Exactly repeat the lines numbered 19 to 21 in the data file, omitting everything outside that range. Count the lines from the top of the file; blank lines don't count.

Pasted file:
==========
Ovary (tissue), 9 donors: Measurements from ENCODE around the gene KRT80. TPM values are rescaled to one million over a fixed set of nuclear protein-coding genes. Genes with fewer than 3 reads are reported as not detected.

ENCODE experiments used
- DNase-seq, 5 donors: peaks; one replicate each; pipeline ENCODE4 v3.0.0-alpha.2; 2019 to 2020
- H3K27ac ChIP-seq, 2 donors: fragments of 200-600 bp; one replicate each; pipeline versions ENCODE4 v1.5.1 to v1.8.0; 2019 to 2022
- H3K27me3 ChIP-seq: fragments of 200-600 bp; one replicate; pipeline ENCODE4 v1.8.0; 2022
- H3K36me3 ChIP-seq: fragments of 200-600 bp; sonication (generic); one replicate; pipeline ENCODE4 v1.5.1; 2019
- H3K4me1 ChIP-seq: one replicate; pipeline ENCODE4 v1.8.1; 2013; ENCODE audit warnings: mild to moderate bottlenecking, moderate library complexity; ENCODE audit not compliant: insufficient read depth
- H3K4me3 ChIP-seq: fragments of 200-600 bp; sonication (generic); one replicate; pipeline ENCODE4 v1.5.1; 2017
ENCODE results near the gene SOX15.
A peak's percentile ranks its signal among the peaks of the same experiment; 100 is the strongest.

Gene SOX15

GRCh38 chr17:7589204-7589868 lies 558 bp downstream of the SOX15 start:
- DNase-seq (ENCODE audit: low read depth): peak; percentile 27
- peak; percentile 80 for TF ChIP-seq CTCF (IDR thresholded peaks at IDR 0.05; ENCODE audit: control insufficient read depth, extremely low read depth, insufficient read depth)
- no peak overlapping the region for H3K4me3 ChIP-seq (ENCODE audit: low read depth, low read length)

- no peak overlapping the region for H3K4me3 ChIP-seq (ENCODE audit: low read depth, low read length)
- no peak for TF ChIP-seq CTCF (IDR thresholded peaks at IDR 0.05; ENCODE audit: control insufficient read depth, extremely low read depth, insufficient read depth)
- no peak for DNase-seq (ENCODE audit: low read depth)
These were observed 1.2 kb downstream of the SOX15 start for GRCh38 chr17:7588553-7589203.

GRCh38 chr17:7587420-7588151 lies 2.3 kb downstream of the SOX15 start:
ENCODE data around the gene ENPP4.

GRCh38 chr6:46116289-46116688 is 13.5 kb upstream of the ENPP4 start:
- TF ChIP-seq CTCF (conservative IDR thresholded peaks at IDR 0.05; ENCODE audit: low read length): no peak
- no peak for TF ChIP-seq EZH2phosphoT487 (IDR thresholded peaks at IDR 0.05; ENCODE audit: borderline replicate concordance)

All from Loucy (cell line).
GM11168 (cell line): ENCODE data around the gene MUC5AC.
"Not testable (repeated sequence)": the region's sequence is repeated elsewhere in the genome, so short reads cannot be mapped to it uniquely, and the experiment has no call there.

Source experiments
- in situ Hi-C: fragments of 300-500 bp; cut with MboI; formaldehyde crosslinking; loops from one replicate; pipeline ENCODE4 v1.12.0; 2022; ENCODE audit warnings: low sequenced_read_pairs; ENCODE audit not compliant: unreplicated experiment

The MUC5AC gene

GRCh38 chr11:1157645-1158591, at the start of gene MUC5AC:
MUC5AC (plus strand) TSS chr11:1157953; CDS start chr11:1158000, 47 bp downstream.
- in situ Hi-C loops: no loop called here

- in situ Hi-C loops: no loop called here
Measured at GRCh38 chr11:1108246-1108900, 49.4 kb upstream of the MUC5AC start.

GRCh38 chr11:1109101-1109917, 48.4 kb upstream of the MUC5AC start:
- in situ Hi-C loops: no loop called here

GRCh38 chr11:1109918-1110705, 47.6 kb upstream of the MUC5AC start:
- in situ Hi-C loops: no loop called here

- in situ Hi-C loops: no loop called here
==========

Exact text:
These were observed 1.2 kb downstream of the SOX15 start for GRCh38 chr17:7588553-7589203.

GRCh38 chr17:7587420-7588151 lies 2.3 kb downstream of the SOX15 start:
ENCODE data around the gene ENPP4.